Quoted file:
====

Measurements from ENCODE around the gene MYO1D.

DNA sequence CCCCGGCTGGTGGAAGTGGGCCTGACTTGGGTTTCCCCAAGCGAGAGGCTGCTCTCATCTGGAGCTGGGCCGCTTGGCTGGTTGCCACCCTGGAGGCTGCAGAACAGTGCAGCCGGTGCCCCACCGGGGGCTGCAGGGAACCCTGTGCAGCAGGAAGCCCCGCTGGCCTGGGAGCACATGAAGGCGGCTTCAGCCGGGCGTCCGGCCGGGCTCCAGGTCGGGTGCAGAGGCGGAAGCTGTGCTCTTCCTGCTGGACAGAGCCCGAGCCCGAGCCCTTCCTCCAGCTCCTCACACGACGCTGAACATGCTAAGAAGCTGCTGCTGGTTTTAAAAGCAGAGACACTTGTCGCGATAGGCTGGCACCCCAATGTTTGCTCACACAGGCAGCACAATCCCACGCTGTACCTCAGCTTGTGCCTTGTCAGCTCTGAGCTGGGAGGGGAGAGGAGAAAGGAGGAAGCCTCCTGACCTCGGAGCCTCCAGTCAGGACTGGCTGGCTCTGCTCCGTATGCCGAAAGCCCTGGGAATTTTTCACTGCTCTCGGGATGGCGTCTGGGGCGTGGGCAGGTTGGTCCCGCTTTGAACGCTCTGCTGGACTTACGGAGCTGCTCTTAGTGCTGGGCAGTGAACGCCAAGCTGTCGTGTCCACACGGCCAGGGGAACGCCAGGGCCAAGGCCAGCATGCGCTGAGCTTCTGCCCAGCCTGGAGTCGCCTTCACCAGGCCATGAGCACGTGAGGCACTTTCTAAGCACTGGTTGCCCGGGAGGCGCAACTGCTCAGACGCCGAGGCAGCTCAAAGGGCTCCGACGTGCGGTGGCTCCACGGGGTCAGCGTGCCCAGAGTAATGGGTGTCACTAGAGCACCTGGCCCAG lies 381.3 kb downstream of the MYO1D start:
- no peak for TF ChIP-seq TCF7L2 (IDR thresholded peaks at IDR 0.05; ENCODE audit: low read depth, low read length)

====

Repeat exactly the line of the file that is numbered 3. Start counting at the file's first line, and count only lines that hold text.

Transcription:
- no peak for TF ChIP-seq TCF7L2 (IDR thresholded peaks at IDR 0.05; ENCODE audit: low read depth, low read length)